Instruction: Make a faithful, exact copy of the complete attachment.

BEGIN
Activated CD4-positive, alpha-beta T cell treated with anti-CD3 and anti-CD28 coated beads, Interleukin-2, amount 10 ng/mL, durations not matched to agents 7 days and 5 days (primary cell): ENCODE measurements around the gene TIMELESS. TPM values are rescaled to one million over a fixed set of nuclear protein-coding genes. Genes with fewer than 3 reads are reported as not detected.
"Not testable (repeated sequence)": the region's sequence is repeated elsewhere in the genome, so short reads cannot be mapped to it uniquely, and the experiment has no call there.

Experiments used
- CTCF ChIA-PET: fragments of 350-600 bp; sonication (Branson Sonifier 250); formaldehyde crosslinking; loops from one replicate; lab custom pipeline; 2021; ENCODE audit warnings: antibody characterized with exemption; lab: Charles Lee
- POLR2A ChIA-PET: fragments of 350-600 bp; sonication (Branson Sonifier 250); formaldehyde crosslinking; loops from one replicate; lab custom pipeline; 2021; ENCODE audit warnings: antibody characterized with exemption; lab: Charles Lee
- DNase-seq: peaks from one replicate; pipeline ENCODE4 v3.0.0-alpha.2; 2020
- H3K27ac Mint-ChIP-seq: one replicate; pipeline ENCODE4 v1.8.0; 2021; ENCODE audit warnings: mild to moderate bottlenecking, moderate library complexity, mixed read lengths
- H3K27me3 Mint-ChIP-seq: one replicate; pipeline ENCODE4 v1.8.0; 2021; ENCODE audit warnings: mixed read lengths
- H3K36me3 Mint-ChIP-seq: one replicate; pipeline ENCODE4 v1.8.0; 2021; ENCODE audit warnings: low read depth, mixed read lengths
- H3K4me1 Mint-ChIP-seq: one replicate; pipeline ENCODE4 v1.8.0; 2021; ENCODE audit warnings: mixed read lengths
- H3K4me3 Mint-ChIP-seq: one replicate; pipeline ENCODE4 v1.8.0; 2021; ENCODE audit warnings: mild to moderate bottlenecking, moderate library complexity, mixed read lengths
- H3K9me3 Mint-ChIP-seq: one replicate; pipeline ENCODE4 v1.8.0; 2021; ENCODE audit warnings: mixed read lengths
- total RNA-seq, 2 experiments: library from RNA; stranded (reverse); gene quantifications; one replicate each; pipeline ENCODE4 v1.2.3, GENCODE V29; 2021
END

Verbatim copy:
Activated CD4-positive, alpha-beta T cell treated with anti-CD3 and anti-CD28 coated beads, Interleukin-2, amount 10 ng/mL, durations not matched to agents 7 days and 5 days (primary cell): ENCODE measurements around the gene TIMELESS. TPM values are rescaled to one million over a fixed set of nuclear protein-coding genes. Genes with fewer than 3 reads are reported as not detected.
"Not testable (repeated sequence)": the region's sequence is repeated elsewhere in the genome, so short reads cannot be mapped to it uniquely, and the experiment has no call there.

Experiments used
- CTCF ChIA-PET: fragments of 350-600 bp; sonication (Branson Sonifier 250); formaldehyde crosslinking; loops from one replicate; lab custom pipeline; 2021; ENCODE audit warnings: antibody characterized with exemption; lab: Charles Lee
- POLR2A ChIA-PET: fragments of 350-600 bp; sonication (Branson Sonifier 250); formaldehyde crosslinking; loops from one replicate; lab custom pipeline; 2021; ENCODE audit warnings: antibody characterized with exemption; lab: Charles Lee
- DNase-seq: peaks from one replicate; pipeline ENCODE4 v3.0.0-alpha.2; 2020
- H3K27ac Mint-ChIP-seq: one replicate; pipeline ENCODE4 v1.8.0; 2021; ENCODE audit warnings: mild to moderate bottlenecking, moderate library complexity, mixed read lengths
- H3K27me3 Mint-ChIP-seq: one replicate; pipeline ENCODE4 v1.8.0; 2021; ENCODE audit warnings: mixed read lengths
- H3K36me3 Mint-ChIP-seq: one replicate; pipeline ENCODE4 v1.8.0; 2021; ENCODE audit warnings: low read depth, mixed read lengths
- H3K4me1 Mint-ChIP-seq: one replicate; pipeline ENCODE4 v1.8.0; 2021; ENCODE audit warnings: mixed read lengths
- H3K4me3 Mint-ChIP-seq: one replicate; pipeline ENCODE4 v1.8.0; 2021; ENCODE audit warnings: mild to moderate bottlenecking, moderate library complexity, mixed read lengths
- H3K9me3 Mint-ChIP-seq: one replicate; pipeline ENCODE4 v1.8.0; 2021; ENCODE audit warnings: mixed read lengths
- total RNA-seq, 2 experiments: library from RNA; stranded (reverse); gene quantifications; one replicate each; pipeline ENCODE4 v1.2.3, GENCODE V29; 2021